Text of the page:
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DEPARTMENT LINKS

Southwest Michigan Planning Commission - Water Quality Information

Two Rivers Coalition

Clean Water Informational Flyer

 

 

 

 

 

 

 

 

 

 

 

 

 

Are you interested in helping protect the City's water quality?

Contact the Department of Public Works for information on volunteer opportunities.

Contact:
(269) 637-0719

rhuff@south-haven.com


StormwaterStormwater Video

Stormwater/Water Quality Information

The City of south Haven asks you to do your part to protect our water resources.

What is stormwater?
After a rain or snow melt, water runs over the land to the nearest storm drain, ditch, creek, river or lake. This is called stormwater. The quantity of stormwater entering our rivers and lakes along with the pollutants it carries can degrade aquatic habitat and water quality. We can all take simple steps to reduce stormwater pollution. After all, the cheapest way to stop pollution is at the source.

What is stormwater pollution and where does it come from?
Actually, it comes from all of us. Even if we don’t mean to, many of our everyday actions add to stormwater pollution. Stormwater picks up oil, metals and salts, pet waste, fertilizer, grass clippings and other materials left on sidewalks and streets before it enters a catch basin. In most areas with storm sewer systems, this polluted runoff washes from the catch basins straight into the nearest lake or river without being treated. Stormwater is different than wastewater from toilets and sinks, which goes to a treatment plant before being discharged into the river.

What else is polluting Michigan's rivers?
Bacteria is also a serious problem. E. coli is the strain of bacteria that people hear about most, because it indicates the presence of other disease-causing bacteria. E. coli lives in the digestive systems of humans and animals, and can be found in sewage. In some places, sanitary sewers have been incorrectly connected to storm drains, causing sewage to enter our waterways. Cracks and leaks also allow stormwater to get into sanitary sewers during major storms, overwhelming our treatment plants and causing sewage overflows. Fixing these problems is expensive and time-consuming, but our communities are working hard to identify and correct them. Other sources of E. coli could include septic systems which haven’t been maintained, pet waste, wildlife (such as geese) and agricultural operations.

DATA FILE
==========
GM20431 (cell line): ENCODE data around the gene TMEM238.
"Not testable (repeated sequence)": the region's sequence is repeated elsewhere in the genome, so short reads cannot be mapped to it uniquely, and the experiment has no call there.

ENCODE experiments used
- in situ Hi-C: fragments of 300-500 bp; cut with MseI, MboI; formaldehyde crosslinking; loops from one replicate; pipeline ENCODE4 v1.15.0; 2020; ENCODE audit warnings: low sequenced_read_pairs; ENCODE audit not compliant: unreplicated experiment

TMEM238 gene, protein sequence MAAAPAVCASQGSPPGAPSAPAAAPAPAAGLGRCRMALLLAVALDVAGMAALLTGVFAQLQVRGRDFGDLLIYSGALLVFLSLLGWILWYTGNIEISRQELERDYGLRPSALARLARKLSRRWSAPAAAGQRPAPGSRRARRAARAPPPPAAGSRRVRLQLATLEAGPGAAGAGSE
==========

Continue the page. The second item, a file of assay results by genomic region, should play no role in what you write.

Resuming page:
Here are a few things you can do for cleaner water in the Black River and Lake Michigan:Keep it Blue

  • Use a pooper scooper! Bacteria, parasites and viruses from pet waste can easily wash into storm drains and end up in the river without being treated.
  • Limit your pesticide and fertilizer use. Fertilizers and pesticides are some of the biggest pollutants of all. Limit fertilizer use (only use phosphorous free) and do not rake or sweep your grass clippings near a catch basin.
  • Check for and fix fuel and oil leaks on your vehicles. When it rains, grease and oil drippings wash into storm drains, and go straight into our rivers and streams. Wash your car on the lawn or go to a car wash (where the water goes to a wastewater treatment plant). Dirt and oils you wash off can harm fish and animals if it goes straight in the storm drain. Grass filters pollutants — and you’ll water your lawn at the same time!
  • Only Rain Down the Drain! In other words, use trash cans! Even if it means a slight inconvenience for you, it’s better off for everyone who shares Michigan's rivers.
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